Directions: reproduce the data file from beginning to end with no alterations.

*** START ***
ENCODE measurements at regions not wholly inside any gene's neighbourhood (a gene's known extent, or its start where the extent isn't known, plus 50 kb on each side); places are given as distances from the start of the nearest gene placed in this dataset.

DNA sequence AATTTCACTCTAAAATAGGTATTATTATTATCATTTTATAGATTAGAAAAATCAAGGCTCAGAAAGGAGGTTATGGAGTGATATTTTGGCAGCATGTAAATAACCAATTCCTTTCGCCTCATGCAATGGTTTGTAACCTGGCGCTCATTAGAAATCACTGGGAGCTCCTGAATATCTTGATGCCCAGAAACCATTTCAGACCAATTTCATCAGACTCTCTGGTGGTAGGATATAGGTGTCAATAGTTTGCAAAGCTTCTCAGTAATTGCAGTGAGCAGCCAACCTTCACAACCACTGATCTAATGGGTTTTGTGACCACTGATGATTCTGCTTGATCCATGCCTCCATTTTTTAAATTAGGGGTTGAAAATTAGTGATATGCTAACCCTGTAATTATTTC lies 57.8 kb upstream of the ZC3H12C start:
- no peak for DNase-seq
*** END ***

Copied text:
ENCODE measurements at regions not wholly inside any gene's neighbourhood (a gene's known extent, or its start where the extent isn't known, plus 50 kb on each side); places are given as distances from the start of the nearest gene placed in this dataset.

DNA sequence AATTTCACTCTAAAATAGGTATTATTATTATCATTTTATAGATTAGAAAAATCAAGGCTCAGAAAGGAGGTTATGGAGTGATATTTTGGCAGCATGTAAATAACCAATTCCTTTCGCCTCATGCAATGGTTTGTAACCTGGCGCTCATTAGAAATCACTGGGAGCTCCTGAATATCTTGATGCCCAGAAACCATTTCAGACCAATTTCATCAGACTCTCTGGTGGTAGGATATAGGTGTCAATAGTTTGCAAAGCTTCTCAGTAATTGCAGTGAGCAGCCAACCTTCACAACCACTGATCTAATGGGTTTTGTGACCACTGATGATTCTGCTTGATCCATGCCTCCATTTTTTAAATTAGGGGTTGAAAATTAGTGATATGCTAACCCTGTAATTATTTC lies 57.8 kb upstream of the ZC3H12C start:
- no peak for DNase-seq